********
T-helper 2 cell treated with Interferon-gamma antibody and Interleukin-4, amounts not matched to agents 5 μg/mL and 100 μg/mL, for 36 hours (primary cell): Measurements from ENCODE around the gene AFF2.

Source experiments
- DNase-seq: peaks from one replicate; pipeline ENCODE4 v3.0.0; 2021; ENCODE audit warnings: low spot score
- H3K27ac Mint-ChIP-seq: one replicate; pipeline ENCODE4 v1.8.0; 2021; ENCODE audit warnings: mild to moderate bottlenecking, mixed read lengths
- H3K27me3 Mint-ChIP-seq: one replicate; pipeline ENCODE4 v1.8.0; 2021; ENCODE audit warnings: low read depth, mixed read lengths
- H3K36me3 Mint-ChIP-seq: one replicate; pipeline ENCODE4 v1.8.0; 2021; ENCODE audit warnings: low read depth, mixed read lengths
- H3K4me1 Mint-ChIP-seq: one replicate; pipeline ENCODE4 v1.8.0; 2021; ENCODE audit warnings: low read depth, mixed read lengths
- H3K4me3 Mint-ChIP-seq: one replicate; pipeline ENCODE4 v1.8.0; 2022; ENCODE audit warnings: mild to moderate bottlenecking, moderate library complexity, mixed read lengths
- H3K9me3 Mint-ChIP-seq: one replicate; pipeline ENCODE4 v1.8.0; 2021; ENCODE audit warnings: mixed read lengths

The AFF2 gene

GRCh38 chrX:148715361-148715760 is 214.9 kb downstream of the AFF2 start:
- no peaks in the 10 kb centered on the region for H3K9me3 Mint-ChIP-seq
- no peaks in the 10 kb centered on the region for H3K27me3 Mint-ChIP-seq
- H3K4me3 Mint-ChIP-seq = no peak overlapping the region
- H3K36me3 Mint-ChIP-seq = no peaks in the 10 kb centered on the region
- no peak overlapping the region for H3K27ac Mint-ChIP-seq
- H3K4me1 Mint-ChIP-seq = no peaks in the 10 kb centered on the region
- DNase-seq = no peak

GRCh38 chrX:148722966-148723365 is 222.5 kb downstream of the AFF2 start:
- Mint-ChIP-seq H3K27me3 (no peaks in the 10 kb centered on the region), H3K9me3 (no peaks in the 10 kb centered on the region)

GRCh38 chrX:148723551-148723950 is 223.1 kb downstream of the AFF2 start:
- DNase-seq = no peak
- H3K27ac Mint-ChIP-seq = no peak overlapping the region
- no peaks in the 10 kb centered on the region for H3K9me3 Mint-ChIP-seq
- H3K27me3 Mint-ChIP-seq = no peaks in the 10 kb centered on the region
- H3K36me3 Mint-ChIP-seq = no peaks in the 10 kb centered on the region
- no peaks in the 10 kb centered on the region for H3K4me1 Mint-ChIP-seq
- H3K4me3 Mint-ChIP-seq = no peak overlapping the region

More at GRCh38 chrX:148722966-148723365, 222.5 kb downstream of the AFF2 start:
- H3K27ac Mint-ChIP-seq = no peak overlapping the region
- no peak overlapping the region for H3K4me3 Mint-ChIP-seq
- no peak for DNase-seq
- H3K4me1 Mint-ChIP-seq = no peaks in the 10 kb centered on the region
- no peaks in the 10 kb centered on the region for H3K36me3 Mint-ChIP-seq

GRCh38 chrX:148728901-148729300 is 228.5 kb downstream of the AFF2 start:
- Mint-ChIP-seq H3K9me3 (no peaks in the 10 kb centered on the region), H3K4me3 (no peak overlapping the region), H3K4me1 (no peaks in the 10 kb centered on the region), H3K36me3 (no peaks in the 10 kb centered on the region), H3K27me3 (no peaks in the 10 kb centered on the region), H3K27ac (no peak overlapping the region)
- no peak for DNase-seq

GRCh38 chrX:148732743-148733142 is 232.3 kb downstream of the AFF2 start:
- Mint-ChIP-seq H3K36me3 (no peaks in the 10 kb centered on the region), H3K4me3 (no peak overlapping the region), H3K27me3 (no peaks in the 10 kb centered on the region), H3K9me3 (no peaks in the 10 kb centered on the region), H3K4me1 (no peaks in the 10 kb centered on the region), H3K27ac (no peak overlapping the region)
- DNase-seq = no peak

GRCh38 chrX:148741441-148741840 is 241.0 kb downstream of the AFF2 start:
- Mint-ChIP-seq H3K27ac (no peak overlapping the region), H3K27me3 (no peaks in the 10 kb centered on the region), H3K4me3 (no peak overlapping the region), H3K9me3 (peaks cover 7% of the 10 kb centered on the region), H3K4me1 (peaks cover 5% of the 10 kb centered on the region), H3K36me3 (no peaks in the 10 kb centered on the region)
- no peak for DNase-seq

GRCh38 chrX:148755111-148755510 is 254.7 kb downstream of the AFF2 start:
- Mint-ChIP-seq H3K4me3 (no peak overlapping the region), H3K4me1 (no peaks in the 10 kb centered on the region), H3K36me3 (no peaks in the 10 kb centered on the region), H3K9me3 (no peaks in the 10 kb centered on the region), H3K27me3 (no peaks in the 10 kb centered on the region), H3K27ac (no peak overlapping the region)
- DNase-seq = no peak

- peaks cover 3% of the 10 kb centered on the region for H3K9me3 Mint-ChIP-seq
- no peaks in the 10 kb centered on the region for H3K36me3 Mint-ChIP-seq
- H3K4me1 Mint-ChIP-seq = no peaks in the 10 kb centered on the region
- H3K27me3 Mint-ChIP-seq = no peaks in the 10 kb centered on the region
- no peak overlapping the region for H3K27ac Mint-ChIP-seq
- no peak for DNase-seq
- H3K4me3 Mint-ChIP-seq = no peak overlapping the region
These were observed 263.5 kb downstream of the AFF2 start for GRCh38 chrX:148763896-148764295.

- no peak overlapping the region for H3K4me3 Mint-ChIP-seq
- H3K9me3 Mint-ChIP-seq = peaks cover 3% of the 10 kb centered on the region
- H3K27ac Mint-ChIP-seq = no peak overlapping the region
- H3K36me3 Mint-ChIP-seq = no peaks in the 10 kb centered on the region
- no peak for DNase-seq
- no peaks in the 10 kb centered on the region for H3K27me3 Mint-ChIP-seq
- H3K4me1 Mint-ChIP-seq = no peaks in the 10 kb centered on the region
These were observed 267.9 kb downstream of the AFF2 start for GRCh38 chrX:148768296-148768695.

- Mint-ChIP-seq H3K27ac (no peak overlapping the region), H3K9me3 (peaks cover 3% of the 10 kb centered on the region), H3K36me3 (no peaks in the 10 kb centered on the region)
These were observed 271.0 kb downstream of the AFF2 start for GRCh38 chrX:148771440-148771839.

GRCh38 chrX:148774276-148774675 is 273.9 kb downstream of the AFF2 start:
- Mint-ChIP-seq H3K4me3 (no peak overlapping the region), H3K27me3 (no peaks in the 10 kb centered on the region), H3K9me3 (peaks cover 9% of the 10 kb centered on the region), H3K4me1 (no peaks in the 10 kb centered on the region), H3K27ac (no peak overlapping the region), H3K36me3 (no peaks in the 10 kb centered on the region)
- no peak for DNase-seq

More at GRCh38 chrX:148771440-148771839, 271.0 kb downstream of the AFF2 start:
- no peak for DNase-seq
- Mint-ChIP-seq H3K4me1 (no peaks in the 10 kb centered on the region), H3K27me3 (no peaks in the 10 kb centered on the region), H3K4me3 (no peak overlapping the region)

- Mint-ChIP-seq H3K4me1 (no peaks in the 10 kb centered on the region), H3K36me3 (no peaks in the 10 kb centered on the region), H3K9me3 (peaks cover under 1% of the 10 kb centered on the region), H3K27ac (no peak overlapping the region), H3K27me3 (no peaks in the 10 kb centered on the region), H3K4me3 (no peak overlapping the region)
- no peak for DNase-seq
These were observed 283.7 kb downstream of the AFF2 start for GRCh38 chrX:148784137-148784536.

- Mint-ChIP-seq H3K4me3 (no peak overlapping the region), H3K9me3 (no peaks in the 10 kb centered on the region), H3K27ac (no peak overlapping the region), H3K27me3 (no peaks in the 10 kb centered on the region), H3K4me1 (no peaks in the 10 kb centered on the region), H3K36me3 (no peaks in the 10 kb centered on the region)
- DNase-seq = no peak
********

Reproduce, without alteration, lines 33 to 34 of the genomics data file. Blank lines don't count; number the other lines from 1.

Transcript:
- H3K4me1 Mint-ChIP-seq = no peaks in the 10 kb centered on the region
- no peaks in the 10 kb centered on the region for H3K36me3 Mint-ChIP-seq